Noel: this is something I've wondered about. Would it be accurate to say that the function of MD is a delegation of the duties of the pastor? that is to say, in an ideal world where he has infinite time, should it be the pastor who decides the music or what? How much autonomy should a MD have?

    And I think you're dead on: our primary responsibility is to the Church. It's not the choir's Mass or the liturgist's Mass or the priest's Mass or the congregation's Mass. It's the Church's, and our job is to execute our task correctly.
  • I think that role of the DM is in support of the Pastor. If the Pastor is knowledgeable of the documents and has the interest and a plan, then his word is almost unquestionable. But we are hired to carry out the plan...and in the case of a Pastor who is unwilling or unable to do this, we must do any or all of this for him, the study, gaining of the knowledge and creating the plan....

    We have autonomy within the rules. But if our interpretation of the rules differs from his, we must accept or leave. This is where his Partoral role covers us. He's The Church in town. Like it or leave it.
  • I do think any music minister needs a clear and well-discerned liturgical and pastoral philosophy with which to approach the challenges of parish life. Coming in to a situation that needs reform requires a calm-headed confidence, an ability to make friends, skills to demonstrate desired improvements, and above all, the patience to stick with it for at least ten years. Otherwise, abandon hope.

    Todd -

    The above quote from your post is wonderful. There is much truth in what you have said.

    The only place that I disagree with you is that I often would rather be interviewed and hired by the pastor alone, provided that I am satisfied with his "take" on things and that he will be supportive of me. Committees often bring with them agendas; who hasn't had that one member who keeps asking for assurance that guitars will not be banned, etc. when no one else on the committee seems to be worried?
  • "But, more to the point, why are the teachers picking anything regarding the Masses? By what miracle of training in the field of elementary education have they been endowed with wisdom, knowledge or ability to make these choices?"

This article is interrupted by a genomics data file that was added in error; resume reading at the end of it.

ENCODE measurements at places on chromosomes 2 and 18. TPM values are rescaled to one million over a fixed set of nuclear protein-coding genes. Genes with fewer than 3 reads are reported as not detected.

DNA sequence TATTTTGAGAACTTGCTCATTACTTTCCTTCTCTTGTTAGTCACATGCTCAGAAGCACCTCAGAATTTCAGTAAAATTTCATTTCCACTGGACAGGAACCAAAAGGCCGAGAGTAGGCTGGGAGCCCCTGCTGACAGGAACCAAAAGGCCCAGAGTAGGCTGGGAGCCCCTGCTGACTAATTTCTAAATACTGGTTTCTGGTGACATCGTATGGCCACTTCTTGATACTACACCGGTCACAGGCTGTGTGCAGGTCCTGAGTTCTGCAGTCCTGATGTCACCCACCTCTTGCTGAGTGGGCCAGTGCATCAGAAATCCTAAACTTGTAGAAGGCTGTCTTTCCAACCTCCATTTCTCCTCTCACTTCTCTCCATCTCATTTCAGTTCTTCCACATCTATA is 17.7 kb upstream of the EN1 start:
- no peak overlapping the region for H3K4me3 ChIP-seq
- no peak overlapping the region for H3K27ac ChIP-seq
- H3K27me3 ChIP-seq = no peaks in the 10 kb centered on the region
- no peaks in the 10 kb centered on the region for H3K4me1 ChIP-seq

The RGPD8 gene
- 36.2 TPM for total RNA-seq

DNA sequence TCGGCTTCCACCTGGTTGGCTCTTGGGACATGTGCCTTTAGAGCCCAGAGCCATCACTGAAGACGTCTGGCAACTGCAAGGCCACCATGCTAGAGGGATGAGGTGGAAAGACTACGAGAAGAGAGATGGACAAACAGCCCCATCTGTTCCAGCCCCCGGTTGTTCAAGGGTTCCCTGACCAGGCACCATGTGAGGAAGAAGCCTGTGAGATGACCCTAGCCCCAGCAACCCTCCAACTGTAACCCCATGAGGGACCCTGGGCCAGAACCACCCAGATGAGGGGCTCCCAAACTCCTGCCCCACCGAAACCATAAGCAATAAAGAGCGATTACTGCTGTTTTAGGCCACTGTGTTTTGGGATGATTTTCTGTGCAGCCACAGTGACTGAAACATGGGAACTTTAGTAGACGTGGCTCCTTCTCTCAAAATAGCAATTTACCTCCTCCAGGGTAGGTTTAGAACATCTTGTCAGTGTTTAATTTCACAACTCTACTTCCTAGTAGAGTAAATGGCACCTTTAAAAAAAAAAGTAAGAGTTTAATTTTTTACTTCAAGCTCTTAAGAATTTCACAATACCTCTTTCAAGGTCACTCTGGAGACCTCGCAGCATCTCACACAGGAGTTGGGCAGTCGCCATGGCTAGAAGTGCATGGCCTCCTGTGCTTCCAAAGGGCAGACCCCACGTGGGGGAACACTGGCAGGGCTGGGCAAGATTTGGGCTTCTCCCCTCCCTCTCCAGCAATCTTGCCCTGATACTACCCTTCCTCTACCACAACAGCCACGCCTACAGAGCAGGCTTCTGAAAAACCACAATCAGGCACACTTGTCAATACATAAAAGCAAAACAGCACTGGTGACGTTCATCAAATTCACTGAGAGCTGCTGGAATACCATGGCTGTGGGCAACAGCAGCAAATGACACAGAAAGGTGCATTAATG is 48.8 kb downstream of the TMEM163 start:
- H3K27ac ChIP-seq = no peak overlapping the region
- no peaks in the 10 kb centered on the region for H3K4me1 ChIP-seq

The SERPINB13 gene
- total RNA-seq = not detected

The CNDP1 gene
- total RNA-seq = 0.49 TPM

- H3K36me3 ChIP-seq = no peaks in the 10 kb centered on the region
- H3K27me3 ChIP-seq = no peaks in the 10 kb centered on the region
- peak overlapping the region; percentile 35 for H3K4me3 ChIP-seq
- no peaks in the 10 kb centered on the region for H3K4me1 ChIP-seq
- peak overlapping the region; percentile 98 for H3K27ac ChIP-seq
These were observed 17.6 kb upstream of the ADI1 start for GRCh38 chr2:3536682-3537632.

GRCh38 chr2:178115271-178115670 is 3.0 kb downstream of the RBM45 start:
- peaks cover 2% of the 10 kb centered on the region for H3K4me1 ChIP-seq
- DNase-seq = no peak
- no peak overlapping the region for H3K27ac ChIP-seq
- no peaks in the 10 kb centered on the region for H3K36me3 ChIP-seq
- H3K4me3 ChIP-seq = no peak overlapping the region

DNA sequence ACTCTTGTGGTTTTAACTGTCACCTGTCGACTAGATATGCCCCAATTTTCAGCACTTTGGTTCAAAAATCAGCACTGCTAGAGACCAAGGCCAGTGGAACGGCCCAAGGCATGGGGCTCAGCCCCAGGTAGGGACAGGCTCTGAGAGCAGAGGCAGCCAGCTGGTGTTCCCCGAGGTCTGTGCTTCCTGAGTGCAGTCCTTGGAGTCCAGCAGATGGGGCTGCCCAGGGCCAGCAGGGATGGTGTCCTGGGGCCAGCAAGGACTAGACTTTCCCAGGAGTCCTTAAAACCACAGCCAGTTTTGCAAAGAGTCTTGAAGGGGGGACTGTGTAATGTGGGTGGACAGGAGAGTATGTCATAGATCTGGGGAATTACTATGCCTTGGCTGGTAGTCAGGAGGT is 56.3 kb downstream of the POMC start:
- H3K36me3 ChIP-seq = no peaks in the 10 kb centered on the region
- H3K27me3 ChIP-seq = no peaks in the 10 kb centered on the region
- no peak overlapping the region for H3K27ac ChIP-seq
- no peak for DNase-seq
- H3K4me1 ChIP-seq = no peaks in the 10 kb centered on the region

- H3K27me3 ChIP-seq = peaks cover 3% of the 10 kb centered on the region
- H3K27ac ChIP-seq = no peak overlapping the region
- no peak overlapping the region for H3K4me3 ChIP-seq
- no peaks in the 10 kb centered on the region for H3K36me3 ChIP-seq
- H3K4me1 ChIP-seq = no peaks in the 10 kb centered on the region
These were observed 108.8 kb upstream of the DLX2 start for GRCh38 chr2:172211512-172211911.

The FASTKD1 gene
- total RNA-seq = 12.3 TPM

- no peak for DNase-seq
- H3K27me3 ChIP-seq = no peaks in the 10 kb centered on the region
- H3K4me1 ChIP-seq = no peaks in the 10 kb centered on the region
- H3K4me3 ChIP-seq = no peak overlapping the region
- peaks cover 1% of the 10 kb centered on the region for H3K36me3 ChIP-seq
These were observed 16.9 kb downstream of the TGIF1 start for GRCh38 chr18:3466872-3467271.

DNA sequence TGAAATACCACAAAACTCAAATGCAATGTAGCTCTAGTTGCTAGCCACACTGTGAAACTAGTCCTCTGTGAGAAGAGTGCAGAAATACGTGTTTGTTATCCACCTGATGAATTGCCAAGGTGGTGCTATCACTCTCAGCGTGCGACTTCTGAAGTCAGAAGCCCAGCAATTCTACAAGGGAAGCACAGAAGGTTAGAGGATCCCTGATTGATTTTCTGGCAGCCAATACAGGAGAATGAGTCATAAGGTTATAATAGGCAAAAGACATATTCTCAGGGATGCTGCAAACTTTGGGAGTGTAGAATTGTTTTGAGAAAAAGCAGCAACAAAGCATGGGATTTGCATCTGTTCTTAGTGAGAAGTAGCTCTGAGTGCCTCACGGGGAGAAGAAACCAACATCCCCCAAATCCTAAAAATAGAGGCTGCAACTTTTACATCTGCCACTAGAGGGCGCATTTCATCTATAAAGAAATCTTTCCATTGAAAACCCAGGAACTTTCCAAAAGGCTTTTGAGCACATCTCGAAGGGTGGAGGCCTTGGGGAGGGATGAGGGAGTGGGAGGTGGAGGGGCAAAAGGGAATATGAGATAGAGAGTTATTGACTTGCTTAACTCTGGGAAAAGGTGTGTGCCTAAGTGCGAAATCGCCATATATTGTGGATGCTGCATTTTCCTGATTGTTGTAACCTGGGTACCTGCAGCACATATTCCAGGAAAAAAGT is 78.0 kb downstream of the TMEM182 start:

Thank you - My thoughts precisely! It is a problem I encounter all too often in parishes here: Self-appointed experts (who have never read a document about Sacred Music in their lives) controlling parish (and school and other) music programs.
  • The problem is that there is little to zero liturgical preparation for Catholic School teachers, be they religious or laity. The problem, in my opinion, is that schools are not willing to invest the time or the treasure to properly train their teachers in the appropriate rubrics, music and form of the Mass. The right to having the Mass properly celebrated according to the rites, norms and rubrics of the Church doesn't just include the adults. Children have that same right, too, and, this also includes having music that is theologically and liturgically sound and appropriate.

    Unfortunately, teachers (and anyone else who plans liturgies geared towards children) seem to think that the kids need to be entertained in order for them to participate at Mass. That is not true. The teachers seem to be using the protestant model of music because that is what publishing houses like OCP are shoving down the throats of unsuspecting parishes and schools. The kids need to be exposed to the music that the Church has held sacred for nearly two millenia. Shine Jesus Shine may work at a rally, but, it is not at all suitable for the Mass.